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The USS Indianapolis (CA-35), The Flagship Cruiser Pride Of The Pacific Fleet, Tragic Victim Of The Greatest Loss Of Life At Sea On A Single Ship In US Navy History, Whose Crew Paid A Terrible Price For Its High-Speed Top-Secret Mission: Carrying Key Components Of The First Atomic Bomb Across The Sea From To The Pacific Theater To Be Dropped On The City Of Hiroshima! The Whole Tragic Story As Told By The Few Surviving Crewmen Of This Epicly Awful Disaster That Didn't Have To Happen, Presented In The Highest DVD Quality MPG Video Format Of 9.1 MBPS As An MP4 Video Download Or Archival Quality All Regions Format DVD!(Color, 1993, 48 Minutes.)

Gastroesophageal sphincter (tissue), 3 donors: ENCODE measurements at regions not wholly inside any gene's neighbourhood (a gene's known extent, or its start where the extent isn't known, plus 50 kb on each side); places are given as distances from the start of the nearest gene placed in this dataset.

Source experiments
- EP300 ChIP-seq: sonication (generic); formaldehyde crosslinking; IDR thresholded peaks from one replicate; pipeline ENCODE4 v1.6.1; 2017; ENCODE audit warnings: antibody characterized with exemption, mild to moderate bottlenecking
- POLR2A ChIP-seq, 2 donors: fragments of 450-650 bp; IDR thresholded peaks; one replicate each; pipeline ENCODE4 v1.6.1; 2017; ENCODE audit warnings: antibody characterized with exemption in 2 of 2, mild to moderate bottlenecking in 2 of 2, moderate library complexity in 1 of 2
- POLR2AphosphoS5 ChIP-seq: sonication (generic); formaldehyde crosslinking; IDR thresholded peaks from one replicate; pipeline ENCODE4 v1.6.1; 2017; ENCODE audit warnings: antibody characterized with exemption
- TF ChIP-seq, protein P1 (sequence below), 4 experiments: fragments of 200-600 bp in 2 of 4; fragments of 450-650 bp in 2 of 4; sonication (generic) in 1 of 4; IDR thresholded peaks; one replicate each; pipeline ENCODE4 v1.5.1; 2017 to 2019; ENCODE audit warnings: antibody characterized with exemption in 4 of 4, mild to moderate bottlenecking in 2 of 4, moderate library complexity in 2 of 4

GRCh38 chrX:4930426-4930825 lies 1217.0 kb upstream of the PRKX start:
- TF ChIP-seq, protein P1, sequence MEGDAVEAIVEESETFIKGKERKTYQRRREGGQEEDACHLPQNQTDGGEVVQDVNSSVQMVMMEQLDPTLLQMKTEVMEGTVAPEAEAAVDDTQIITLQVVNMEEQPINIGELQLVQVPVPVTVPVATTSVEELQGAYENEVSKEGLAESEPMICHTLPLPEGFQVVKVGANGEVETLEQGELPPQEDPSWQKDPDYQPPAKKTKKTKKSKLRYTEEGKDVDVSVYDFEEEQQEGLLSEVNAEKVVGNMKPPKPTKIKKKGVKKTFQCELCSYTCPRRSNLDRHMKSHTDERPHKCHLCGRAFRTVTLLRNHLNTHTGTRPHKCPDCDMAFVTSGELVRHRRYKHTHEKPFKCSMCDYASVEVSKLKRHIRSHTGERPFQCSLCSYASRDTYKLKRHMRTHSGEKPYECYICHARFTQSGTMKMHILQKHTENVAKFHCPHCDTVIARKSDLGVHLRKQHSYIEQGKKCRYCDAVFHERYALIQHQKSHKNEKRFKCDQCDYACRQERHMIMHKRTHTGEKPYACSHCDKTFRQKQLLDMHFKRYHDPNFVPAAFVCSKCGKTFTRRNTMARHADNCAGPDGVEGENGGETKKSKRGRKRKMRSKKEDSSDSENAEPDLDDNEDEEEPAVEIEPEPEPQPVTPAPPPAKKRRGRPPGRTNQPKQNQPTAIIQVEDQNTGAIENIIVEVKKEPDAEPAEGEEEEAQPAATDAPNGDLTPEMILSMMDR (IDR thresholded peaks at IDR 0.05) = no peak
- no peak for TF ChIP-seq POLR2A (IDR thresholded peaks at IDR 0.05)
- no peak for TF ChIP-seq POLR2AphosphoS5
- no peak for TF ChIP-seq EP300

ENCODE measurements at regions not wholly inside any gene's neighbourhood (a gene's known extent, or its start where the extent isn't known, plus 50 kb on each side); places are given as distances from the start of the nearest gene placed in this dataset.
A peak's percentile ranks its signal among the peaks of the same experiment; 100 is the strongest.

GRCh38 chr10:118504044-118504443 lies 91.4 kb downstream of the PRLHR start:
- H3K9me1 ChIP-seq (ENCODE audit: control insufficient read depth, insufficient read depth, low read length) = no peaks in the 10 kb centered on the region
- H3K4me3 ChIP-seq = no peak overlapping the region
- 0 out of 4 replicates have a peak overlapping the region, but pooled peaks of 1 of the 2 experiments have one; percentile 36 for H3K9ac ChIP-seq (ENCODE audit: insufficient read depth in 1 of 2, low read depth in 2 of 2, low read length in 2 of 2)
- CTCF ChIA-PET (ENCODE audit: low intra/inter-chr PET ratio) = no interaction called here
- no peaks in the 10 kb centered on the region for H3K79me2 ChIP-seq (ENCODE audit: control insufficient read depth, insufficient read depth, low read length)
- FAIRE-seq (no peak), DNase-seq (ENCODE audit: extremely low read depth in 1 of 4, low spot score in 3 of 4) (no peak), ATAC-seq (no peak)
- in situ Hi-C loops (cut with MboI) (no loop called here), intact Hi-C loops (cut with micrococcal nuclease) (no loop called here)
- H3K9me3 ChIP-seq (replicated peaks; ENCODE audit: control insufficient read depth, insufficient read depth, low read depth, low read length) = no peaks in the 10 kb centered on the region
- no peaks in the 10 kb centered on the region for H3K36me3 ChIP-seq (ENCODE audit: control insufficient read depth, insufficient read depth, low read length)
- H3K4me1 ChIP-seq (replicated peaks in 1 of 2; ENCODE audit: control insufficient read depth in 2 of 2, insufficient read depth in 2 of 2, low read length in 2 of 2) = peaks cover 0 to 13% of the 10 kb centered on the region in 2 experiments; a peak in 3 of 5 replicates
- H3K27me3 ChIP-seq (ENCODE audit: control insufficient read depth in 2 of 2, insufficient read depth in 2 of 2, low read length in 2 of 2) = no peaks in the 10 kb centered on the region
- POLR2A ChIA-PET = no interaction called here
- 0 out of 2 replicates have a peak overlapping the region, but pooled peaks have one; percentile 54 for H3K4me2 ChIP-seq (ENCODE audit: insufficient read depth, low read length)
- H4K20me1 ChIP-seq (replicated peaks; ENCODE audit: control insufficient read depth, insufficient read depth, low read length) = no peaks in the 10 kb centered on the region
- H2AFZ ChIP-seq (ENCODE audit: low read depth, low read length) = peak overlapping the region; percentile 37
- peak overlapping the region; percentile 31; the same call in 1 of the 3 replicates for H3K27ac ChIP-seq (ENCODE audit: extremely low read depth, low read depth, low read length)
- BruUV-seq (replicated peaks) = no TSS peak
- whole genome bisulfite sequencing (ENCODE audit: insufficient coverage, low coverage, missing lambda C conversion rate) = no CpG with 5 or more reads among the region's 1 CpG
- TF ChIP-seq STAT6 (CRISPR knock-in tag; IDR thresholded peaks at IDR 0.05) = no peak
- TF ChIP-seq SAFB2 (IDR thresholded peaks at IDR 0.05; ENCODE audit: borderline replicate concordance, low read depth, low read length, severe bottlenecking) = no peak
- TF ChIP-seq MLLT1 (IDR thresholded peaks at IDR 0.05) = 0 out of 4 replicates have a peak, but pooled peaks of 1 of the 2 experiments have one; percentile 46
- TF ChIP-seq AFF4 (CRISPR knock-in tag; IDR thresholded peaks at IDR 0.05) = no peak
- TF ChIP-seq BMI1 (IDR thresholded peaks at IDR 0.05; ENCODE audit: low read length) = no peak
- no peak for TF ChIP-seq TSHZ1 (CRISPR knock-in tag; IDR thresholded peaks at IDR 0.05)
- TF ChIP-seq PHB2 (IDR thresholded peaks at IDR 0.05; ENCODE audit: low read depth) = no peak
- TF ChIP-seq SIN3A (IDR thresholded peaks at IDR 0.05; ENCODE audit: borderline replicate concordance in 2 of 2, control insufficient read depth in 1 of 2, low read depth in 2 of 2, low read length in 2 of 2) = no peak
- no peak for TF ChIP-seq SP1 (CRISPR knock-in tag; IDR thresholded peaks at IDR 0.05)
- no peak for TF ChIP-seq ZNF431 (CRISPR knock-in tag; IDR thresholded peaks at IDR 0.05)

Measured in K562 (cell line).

USS Indianapolis (CL/CA-35) was a Portland-class heavy cruiser of the United States Navy, named for the city of Indianapolis, Indiana. Launched in 1931, it was the flagship for the commander of Scouting Force 1 for eight years, then flagship for Admiral Raymond Spruance in 1943 and 1944 while he commanded the Fifth Fleet in battles across the Central Pacific during World War II. In July 1945, Indianapolis completed a top-secret high-speed trip to deliver uranium and other components for "Little Boy", the first nuclear weapon ever used in combat, to the Tinian Naval Base, and subsequently departed for the Philippines on training duty. At 0015 on July 30, the ship was torpedoed by the Imperial Japanese Navy submarine I-58, and sank in 12 minutes. Of 1,195 crewmen aboard, approximately 300 went down with the ship. The remaining 890 faced exposure, dehydration, saltwater poisoning, and shark attacks while stranded in the open ocean with few lifeboats and almost no food or water. The Navy, having incompetently lost track of the Indianapolis, only learned of the sinking four days later, when survivors were spotted by the crew of a PV-1 Ventura on routine patrol. A US Navy PBY seaplane crew landed to save those in the water. Only 316 survived. Rather than the US Navy taking any responsibility for losing track of the Indianapolis, nor supplying its crew of information regarding recent Japanese submarine activity in the area, they instead trumped up charges against the skipper of the Indianapolis, Captain Charles B. McVay III, in a disgraceful show trial that most survivors of the disaster never forgave the US Navy for; Captain McVay committed suicide by gunshot wound on November 6, 1968 aged 70 out of lingering resentment for his treatment by the Navy. The sinking of Indianapolis resulted in the greatest loss of life at sea from a single ship in the history of the US Navy. On August 19, 2017, a search team financed by the Microsoft co-founder Paul Allen located the wreckage in the Philippine Sea lying at a depth of approximately 18,000 ft (5,500 m). On December 20, 2018, the crew of Indianapolis was collectively, but quite belatedly, awarded a Congressional Gold Medal.